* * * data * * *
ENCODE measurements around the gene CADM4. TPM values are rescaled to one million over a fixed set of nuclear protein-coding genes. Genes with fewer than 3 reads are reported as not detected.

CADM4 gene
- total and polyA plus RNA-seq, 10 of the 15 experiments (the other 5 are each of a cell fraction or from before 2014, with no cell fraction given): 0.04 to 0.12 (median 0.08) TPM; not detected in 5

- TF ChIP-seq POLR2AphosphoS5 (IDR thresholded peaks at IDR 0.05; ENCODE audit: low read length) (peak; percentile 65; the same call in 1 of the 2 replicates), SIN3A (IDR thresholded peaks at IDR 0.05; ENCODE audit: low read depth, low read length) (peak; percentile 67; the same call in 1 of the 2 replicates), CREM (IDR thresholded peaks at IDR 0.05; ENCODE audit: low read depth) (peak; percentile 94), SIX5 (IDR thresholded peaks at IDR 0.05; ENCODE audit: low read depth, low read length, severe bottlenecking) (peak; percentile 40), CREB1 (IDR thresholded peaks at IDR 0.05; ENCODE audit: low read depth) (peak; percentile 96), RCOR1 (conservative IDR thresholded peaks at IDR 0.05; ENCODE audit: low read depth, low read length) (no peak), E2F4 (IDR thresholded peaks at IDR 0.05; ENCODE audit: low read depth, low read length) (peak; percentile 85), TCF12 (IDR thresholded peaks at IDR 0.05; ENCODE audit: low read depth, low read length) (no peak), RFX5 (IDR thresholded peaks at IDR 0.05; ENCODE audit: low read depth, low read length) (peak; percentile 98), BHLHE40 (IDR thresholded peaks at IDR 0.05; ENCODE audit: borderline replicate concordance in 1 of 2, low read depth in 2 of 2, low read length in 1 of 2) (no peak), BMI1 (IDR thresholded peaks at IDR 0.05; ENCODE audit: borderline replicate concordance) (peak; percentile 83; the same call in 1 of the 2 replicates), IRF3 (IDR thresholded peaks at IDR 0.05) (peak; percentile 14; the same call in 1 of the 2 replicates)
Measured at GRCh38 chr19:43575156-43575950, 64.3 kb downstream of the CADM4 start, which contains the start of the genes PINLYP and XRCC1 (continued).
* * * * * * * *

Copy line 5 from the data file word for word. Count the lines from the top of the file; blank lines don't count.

Measured at GRCh38 chr19:43575156-43575950, 64.3 kb downstream of the CADM4 start, which contains the start of the genes PINLYP and XRCC1 (continued).